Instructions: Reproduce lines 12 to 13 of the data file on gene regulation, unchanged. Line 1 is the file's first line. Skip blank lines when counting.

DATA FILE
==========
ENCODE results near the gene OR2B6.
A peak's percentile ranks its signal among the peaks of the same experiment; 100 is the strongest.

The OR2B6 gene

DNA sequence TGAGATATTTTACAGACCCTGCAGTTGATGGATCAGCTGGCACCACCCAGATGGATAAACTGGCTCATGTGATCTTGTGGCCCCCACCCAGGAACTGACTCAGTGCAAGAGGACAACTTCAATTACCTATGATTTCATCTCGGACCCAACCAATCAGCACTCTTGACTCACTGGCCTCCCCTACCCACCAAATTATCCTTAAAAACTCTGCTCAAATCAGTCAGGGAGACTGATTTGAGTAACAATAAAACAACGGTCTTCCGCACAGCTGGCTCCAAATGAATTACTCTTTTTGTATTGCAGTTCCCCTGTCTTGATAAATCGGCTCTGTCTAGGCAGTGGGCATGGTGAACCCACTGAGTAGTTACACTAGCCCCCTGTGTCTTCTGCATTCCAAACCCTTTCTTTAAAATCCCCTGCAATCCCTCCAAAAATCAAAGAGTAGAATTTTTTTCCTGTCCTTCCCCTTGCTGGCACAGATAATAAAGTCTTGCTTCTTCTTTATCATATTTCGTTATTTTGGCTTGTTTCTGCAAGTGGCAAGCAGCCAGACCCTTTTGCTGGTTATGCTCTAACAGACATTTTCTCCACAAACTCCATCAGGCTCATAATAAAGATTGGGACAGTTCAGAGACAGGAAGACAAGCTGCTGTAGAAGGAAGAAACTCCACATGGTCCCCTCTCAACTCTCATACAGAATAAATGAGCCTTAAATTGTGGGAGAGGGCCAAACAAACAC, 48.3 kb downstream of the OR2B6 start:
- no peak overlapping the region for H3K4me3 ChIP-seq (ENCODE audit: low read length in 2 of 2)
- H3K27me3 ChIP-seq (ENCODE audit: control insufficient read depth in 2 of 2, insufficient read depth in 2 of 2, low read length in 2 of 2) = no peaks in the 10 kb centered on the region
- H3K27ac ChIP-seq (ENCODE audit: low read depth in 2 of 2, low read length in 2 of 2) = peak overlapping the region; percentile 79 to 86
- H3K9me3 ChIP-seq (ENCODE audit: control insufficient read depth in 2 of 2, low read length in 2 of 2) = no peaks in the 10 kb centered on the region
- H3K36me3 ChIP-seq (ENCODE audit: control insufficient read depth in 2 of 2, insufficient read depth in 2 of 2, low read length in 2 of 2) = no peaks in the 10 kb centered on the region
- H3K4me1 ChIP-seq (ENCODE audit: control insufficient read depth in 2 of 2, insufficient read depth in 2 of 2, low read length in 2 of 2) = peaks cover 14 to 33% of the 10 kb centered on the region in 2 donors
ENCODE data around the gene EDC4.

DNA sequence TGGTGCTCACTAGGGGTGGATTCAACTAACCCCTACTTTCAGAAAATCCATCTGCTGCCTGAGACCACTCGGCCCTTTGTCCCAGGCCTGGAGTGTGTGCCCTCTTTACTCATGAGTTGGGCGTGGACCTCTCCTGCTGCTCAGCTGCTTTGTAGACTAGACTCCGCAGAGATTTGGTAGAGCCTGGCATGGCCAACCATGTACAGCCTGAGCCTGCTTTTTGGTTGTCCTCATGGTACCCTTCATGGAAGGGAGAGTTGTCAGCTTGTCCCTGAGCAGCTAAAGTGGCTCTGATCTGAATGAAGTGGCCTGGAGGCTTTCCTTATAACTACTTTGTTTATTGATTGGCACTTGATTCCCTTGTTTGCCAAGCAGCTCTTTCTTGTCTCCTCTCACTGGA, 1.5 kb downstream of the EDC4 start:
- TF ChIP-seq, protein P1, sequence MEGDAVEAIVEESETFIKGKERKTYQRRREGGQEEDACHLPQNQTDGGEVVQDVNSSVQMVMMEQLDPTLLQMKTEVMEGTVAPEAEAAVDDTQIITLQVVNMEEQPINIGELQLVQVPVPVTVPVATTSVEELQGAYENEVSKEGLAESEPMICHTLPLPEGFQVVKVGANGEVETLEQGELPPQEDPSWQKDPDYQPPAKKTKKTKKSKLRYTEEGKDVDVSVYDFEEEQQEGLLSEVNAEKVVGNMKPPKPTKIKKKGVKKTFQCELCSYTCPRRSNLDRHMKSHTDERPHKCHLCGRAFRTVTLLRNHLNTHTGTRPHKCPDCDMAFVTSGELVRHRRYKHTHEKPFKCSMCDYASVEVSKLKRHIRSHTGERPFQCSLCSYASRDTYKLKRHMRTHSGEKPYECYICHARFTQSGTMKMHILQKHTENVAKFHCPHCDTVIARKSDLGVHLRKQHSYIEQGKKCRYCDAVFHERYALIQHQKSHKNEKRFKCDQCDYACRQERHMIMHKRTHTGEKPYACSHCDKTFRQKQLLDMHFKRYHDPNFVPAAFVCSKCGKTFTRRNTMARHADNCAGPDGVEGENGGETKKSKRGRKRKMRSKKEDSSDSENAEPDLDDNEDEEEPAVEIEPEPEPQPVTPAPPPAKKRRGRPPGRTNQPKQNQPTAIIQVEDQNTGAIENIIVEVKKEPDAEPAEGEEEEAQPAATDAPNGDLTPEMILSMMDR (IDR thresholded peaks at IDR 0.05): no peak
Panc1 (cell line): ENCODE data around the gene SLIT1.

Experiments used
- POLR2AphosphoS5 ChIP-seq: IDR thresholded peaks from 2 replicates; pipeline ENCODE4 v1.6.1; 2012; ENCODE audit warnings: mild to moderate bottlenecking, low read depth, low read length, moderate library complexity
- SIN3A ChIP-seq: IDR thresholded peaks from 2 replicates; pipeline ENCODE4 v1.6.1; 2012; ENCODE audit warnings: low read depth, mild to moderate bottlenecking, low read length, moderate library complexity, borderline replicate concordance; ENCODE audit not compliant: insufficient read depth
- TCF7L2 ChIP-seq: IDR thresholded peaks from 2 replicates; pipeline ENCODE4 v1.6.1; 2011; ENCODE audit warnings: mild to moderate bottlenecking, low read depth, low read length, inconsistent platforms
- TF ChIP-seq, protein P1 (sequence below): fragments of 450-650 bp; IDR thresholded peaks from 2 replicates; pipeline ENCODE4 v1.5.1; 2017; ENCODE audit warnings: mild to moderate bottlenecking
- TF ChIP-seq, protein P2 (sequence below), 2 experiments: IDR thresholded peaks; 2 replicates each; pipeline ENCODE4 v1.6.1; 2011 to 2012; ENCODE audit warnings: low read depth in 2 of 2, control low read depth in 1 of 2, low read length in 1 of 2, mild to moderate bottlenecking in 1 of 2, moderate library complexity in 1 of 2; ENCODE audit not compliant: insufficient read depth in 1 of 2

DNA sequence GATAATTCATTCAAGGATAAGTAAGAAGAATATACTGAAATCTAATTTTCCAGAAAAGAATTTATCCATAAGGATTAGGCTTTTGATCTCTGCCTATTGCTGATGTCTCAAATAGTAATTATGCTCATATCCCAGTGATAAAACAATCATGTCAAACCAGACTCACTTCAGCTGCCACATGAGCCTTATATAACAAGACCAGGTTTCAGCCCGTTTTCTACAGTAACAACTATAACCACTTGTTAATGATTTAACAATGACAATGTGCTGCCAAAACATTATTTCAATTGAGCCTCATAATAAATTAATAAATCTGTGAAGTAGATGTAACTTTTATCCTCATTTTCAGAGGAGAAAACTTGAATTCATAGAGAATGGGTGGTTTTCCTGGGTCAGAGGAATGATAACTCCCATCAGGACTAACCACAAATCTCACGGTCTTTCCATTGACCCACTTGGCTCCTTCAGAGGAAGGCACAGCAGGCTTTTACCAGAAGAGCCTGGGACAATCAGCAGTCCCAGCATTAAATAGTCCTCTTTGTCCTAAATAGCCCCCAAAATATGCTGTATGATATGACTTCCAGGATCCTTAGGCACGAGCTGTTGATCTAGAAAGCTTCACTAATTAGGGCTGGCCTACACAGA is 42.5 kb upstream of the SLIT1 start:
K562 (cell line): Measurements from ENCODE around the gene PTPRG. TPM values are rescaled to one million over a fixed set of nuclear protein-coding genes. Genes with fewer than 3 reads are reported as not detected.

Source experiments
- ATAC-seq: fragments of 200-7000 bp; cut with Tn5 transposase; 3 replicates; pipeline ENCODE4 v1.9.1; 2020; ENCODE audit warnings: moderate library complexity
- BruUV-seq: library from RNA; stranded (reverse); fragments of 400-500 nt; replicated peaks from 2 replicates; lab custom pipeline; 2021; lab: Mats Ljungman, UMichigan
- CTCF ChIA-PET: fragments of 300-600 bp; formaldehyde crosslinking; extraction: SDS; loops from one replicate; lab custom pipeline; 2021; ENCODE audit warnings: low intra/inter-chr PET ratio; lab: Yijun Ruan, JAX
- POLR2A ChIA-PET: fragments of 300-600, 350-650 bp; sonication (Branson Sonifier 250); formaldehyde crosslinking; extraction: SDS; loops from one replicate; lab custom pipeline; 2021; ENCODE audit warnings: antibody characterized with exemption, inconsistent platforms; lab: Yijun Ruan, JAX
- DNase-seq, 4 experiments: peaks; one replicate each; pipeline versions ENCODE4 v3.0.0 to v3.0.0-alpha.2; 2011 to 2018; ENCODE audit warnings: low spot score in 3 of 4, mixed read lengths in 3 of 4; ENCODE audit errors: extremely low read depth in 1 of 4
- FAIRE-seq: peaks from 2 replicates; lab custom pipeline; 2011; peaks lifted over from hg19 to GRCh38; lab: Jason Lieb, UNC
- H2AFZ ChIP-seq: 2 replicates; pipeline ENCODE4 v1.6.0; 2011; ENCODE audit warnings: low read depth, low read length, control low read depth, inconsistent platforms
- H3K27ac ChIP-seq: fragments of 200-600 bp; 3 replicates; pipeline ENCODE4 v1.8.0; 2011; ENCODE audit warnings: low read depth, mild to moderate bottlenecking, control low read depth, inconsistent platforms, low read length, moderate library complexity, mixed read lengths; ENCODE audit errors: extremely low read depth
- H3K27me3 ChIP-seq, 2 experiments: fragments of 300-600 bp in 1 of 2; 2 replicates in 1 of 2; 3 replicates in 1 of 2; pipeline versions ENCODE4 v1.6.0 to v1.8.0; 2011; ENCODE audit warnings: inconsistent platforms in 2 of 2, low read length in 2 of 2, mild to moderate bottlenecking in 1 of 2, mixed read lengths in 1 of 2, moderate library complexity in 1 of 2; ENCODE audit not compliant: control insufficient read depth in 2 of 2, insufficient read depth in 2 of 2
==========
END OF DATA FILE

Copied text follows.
DNA sequence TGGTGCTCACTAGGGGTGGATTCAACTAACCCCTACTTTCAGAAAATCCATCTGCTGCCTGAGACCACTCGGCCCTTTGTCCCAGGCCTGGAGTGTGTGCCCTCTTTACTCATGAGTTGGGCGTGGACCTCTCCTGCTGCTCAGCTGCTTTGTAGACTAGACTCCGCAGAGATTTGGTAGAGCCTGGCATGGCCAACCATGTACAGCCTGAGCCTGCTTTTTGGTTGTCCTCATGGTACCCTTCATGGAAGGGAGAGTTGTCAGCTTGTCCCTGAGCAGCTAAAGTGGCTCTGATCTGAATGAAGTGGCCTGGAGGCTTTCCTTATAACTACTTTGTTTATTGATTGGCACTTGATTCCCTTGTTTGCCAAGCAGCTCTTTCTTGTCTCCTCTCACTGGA, 1.5 kb downstream of the EDC4 start:
- TF ChIP-seq, protein P1, sequence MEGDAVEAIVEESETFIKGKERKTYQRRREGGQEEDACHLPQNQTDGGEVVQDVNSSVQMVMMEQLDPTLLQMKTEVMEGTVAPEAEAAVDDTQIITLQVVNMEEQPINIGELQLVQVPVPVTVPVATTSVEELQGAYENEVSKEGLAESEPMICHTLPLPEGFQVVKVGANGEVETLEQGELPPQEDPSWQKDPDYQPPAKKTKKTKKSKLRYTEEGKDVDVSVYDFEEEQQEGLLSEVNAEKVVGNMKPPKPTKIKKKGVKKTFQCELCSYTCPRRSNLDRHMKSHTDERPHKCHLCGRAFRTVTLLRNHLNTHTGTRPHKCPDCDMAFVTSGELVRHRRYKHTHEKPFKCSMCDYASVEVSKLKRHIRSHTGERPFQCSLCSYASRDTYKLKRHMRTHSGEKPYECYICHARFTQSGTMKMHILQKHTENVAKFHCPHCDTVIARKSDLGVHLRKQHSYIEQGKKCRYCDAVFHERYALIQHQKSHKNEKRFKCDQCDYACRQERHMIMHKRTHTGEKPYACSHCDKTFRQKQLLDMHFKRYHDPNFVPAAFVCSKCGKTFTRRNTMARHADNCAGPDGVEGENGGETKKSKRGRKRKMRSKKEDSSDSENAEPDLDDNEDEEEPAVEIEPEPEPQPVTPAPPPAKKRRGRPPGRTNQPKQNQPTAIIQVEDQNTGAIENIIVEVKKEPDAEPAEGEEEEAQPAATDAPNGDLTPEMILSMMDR (IDR thresholded peaks at IDR 0.05): no peak